New Jersey Institute of Technology (NJIT) bestowed 2,063 degrees during its May 18 graduation ceremony held at the Continental Airlines Arena, East Rutherford. The university awarded bachelor’s, master’s and doctoral degrees during the three-hour ceremony.
NJIT gave an honorary degree to New Jersey Gov. Jon Corzine, who delivered the keynote address. Corzine, a former senator, was honored for his commitments to the nation as well as to the state.
“NJIT is an institution of excellence, one that provides students with an outstanding educational experience,” said Corzine. “NJIT has provided this education for 125 years, and you who graduate today are entering an uncertain world with a great education. Godspeed to you and I hope all of you realize your full promise and potential.”
NJIT President Robert A. Altenkirch said that with this graduation the university has awarded a total of 61,560 degrees. He called this graduating class one of the largest and finest in the history of the university.
“This year, 2006, marks the 125th anniversary of the founding in 1881 of NJIT’s earliest predecessor institution, Newark Technical School,” Altenkirch said in his opening address to the students. “Today, NJIT works in partnership with Newark in its redevelopment efforts and statewide in sustaining a competent workforce for our knowledge-based economy, in contributing directly to it through business incubation, and in linking to industry through research.”
NJIT also gave an honorary degree to Nancy Jane Kopell, a professor of mathematics at Boston University, citing her outstanding academic achievements in the mathematical sciences. Kopell, co-director of the Center for BioDynamics, launched a multidisciplinary effort that combines advanced mathematics, biology and engineering to gain a better understanding of physiological systems in humans and other species, and to develop new medical devices and treatments. She also co-founded the Program in Mathematical and Computational Neuroscience to provide graduate students and post-doctoral associates with a background in the physical sciences that will advance work in neuroscience.
Another honorary degree was awarded to Jaron Lanier, a scientist, composer, visual artist and author whose name is closely associated with virtual reality research. He coined the term “virtual reality” and in the early 1980s founded VPL Research, the first company to market virtual reality products. Lanier led the development of the first multi-person virtual worlds experienced using head-mounted displays, as well as the first “avatars,” or representations of users within such systems. He and his colleagues at VPL developed the first implementations of virtual reality in surgical simulation, vehicle interior prototyping and television production.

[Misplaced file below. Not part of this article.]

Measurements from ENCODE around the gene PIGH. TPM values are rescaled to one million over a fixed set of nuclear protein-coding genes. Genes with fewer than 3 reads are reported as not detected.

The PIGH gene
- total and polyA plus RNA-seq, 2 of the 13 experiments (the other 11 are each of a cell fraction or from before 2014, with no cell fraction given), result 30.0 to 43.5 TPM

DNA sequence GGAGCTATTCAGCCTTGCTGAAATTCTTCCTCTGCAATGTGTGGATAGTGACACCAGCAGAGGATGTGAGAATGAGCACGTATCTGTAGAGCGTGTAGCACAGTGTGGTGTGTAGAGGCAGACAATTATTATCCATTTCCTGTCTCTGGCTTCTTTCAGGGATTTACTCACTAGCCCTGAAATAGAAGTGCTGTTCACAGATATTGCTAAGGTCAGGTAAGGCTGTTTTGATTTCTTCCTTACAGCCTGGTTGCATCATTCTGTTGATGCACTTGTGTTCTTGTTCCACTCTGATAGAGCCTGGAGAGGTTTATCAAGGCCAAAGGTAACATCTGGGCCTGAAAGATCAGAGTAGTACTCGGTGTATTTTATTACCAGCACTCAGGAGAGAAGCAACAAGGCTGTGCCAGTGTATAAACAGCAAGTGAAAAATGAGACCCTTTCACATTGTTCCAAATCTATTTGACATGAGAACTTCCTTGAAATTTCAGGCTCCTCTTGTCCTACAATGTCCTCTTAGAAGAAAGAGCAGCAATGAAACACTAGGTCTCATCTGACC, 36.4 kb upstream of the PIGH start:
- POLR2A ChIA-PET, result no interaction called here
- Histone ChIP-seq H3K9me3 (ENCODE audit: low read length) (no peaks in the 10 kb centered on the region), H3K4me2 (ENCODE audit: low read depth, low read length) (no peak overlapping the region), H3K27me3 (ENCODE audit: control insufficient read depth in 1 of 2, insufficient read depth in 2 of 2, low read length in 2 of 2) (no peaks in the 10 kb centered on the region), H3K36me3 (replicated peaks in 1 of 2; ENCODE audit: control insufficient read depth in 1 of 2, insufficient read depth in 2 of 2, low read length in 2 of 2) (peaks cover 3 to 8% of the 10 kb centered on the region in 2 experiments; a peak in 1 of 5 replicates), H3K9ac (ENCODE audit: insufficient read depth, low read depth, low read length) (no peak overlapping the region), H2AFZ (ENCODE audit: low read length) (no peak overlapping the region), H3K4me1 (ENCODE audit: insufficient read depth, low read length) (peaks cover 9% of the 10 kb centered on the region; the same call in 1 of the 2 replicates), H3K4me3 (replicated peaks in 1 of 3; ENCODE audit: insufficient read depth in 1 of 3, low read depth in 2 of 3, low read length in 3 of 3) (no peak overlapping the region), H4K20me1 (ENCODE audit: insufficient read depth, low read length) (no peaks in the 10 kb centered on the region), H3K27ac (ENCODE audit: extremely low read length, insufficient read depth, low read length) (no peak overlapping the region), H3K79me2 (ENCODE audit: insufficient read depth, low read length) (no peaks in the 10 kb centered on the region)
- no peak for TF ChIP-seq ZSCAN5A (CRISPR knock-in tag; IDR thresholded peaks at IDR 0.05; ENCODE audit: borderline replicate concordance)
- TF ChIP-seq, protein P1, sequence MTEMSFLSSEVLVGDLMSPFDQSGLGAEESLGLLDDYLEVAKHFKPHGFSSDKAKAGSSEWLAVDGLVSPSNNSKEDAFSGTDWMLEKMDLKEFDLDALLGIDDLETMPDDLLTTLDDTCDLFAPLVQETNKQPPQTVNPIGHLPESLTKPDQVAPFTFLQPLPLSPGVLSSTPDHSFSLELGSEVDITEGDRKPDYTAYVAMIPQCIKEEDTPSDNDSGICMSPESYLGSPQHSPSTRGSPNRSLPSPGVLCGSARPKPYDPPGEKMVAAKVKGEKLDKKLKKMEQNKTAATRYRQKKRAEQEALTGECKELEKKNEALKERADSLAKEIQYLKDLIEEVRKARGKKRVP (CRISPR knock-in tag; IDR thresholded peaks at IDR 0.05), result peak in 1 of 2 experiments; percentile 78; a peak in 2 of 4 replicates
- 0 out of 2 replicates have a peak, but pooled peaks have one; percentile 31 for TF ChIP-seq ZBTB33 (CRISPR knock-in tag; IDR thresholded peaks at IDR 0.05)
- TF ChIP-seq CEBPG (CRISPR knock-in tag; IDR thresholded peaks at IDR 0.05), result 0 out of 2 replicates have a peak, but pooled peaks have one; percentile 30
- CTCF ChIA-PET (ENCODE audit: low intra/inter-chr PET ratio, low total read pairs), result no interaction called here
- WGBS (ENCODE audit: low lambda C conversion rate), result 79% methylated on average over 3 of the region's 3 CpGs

Lanier is a pianist and specialist in unusual musical instruments — especially the wind and string instruments of Asia. He also writes chamber and orchestral music, and has pioneered the use of virtual reality in musical stage performance.
Erica D’Almeida, of Warren, was the ceremony’s undergraduate speaker.
Almeida, who received a degree in architecture, was a vice president for the Student Senate and senior class president. She worked as a leader for NJIT’s Miniversity, which gives high school students tours of the campus, and served on a committee that oversaw the restoration of Eberhardt Hall, NJIT’s oldest and most distinguished building.
The life of Rita Thornton, the commencement’s graduate-student speaker, was chronicled in the award-winning film The Ditchdigger’s Daughter. When Thornton was a child, her father, who worked as a ditchdigger, wanted all six of his daughters to become doctors. Thornton, the first black woman to earn a doctorate in environmental science from NJIT, was the fourth of her sisters to earn a doctoral degree. For her dissertation, she studied air pollution in two Newark neighborhoods, analyzing how pollutants near to pre-schools trigger asthma in children. Her research prompted officials to install air pollution devices in pre schools so that children could breathe cleaner air. Corzine referred to her in his speech as “inspirational.”
“When walking around the NJIT campus,” said Thornton, “I noticed that NJIT had a new slogan: “The edge in knowledge.” My parents told my sisters and I that knowledge is the cutting instrument of life. People perish for the lack of knowledge; but with the proper knowledge, you can cut through any obstacle. And to cut through any obstacle, they said, the cutting instrument must be razor sharp. NJIT has given us students that sharpness by challenging us to find innovative ways to use science and technology to improve businesses, government and our communities.”